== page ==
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Unnecessary Heart Stent Lawsuit

angioplasty and stent concept as a heart disease treatment symbol diagram with the stages of an implant procedure in an artery that has cholesterol plaque blockage being opened for increased blood flow as a 3d illustration.

For decades it has been “common knowledge” that a heart stent can help patients with blocked arteries by increasing blood flow to the heart. The problem is that placing a heart stent requires sedation and surgery which carry risks of their own and new research is showing that stents make little to no difference in the heart health of patients. The risks of heart stent placement include blood clots, perforated arteries, allergic reactions, and infections.

You may be able to recover damages in an unnecessary heart stent lawsuit if:

  • You have suffered a heart attack or death after an unnecessary heart stent placement
  • You are suffering from decreased quality of life from injuries related to heart stent placement
  • You were not offered less risky alternatives such as medication and lifestyle changes

Contact an experienced medical malpractice lawyer as soon as possible; there is a statute of limitation on medical malpractice claims.

Why would doctors or hospitals prescribe unnecessary heart stent surgery?

The American health care system is designed around profit, which means that each procedure performed creates profit. In fact, hospitals and doctors around the nation have settled lawsuits over the placement of unnecessary heart stents over the last several years after they were found billing Medicare for unnecessary surgeries.

Study released in 2018 finds that heart stents are useless for most stable coronary artery disease patients

Many Americans suffer from a heart condition called angina; the condition causes chest pain from clogged arteries that restrict the flow of blood and oxygen to the heart. For decades heart surgeons have been inserting stents – mesh tubes – into the blocked arteries to theoretically hold the blood vessel open and return blood and oxygen flow to normal levels. Many patients report feeling better after heart stent placement and yet studies have found that stents don’t have any significant impact on preventing heart attacks or deaths in patients with coronary artery disease.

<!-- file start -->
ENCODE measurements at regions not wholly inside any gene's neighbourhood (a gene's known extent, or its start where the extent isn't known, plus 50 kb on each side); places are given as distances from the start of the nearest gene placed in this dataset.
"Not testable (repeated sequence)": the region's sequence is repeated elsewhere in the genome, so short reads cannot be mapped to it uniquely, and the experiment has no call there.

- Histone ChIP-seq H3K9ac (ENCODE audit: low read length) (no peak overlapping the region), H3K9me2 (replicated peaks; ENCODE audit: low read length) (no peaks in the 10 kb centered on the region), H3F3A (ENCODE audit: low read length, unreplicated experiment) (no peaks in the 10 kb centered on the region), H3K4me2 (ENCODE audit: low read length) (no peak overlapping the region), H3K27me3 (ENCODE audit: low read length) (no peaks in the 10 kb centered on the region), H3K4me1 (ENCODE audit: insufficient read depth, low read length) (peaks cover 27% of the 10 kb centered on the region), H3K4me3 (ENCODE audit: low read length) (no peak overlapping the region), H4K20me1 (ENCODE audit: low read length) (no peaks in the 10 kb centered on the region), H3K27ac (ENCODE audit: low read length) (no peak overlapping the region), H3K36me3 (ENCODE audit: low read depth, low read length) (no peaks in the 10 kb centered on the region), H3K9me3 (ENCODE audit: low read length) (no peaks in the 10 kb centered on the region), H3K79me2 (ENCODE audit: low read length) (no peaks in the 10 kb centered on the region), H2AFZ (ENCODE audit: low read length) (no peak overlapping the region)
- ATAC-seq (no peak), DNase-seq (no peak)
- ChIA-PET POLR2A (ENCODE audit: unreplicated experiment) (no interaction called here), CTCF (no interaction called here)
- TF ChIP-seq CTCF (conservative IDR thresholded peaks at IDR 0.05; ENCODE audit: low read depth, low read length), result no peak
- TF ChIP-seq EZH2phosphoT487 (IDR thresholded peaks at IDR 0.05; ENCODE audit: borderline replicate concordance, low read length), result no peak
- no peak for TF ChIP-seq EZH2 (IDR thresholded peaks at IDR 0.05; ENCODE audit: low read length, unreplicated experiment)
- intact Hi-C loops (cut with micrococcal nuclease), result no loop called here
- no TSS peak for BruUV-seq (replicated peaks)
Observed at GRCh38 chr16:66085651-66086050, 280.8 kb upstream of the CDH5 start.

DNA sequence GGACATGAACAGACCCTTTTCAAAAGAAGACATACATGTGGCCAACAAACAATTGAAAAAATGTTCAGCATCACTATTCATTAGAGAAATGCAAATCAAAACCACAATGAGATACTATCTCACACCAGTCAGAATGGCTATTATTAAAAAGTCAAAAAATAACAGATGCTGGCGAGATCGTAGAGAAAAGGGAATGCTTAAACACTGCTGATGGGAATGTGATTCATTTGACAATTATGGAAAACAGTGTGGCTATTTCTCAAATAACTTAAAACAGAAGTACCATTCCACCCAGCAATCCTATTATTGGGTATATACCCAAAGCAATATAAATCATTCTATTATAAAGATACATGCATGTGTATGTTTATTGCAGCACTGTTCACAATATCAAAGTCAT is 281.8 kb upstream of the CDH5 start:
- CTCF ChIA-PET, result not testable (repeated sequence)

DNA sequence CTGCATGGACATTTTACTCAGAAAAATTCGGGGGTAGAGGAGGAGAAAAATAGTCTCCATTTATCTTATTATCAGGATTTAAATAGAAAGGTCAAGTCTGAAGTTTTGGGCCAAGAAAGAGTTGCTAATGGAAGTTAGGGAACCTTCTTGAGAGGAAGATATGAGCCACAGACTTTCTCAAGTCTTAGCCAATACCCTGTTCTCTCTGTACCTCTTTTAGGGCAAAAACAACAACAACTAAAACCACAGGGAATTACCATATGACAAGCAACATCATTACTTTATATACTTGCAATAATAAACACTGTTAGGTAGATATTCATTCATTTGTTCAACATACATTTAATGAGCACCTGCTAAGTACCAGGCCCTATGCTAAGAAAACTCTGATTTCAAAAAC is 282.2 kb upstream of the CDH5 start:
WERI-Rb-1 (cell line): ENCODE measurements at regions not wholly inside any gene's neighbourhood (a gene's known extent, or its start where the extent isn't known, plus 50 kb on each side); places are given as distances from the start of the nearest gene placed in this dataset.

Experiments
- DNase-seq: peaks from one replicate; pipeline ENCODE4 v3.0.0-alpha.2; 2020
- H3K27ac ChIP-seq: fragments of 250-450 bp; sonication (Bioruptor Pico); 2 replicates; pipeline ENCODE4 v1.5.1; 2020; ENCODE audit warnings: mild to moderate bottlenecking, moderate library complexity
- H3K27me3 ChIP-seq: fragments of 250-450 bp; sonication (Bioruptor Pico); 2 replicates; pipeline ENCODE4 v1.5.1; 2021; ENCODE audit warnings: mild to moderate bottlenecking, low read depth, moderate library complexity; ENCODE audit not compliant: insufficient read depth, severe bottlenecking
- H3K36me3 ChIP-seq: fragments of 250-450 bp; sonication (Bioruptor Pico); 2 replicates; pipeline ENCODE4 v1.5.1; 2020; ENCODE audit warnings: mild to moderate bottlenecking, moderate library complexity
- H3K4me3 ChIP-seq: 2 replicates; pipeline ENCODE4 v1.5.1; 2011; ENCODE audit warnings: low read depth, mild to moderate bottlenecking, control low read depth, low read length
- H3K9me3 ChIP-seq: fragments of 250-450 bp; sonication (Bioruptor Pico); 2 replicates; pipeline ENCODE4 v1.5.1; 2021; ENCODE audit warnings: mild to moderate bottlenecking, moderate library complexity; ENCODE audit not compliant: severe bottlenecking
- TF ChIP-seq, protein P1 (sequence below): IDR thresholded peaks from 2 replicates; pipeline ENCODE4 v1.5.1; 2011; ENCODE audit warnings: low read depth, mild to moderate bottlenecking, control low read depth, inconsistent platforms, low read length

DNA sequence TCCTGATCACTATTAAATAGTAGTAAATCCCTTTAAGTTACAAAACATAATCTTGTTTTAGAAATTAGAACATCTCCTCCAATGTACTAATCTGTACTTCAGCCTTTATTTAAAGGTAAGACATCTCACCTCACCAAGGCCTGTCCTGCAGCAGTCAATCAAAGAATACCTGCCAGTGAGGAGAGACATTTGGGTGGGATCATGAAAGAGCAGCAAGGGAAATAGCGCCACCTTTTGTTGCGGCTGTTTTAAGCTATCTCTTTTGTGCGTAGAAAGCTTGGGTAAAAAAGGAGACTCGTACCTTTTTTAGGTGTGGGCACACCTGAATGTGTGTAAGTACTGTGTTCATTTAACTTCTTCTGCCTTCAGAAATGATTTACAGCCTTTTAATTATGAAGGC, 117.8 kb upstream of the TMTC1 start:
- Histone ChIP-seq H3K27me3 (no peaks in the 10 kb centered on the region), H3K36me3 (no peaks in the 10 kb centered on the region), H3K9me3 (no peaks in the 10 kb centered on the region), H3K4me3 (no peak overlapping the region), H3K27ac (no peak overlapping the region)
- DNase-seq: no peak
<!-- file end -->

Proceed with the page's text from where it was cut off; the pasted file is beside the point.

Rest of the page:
A randomized controlled trial was published in The New England Journal of Medicine in 2007. The researchers gathered and analyzed data on 2,300 patients with significant coronary artery disease and documented proof of reduced blood flow to the heart. Each patient was randomly assigned to receive a stent with medical therapy or to medical therapy alone. After years of following each patient, the researchers found that those with the stents had no significant reduction in heart attacks and death compared to patients who had medical therapy alone. More studies were done in following years including three that examined patients who were deemed stable after a heart attack and five that looked at patients who were diagnosed with stable angina or ischemia but had not had a heart attack. In 2012 the studies were published in a meta-analysis in JAMA Internal Medicine. The meta-analysis showed that stents had no benefit over medical therapy for preventing heart attacks or death for patients with stable coronary artery disease. After many cardiologists balked at the results, researchers decided to create a study that would get to the bottom of the possible placebo affect around stents. A trial was created with a “sham control” which left randomized patients unclear about whether a stent was placed in them or not. The results of the trial were published this year. The bottom line was that there was no difference in the “outcomes of interest” between the intervention and placebo groups.

What percentage of heart stents are deemed unnecessary?

A study published by The Journal of the American Medical Association (JAMA) in 2011 found that in 44 percent of cases analyzed doctors didn’t even try to prescribe medication and lifestyle changes before performing an elective heart stent procedure. The researchers found that only 50 percent of these stents were “appropriate,” and 12 percent were “inappropriate.”

The Seattle personal injury attorneys at Morrow Kidman Tinker Macey-Cushman, PLLC have years of experience representing families harmed by medical malpractice and other types of negligence. We seek justice for patients who have been harmed by preventable medical errors including birth injuries, hospital-acquired infections and wrongful death in Seattle and across Washington State. There are no fees or expenses to file a personal injury case as we only receive payment if we recover damages on your behalf. Do not delay; personal injury claims come with a Statute of Limitations, which means they must be filed within a certain time frame of the injury.

Call us now at 206-842-1000 or contact us online to schedule a free consultation with one of our compassionate, experienced attorneys.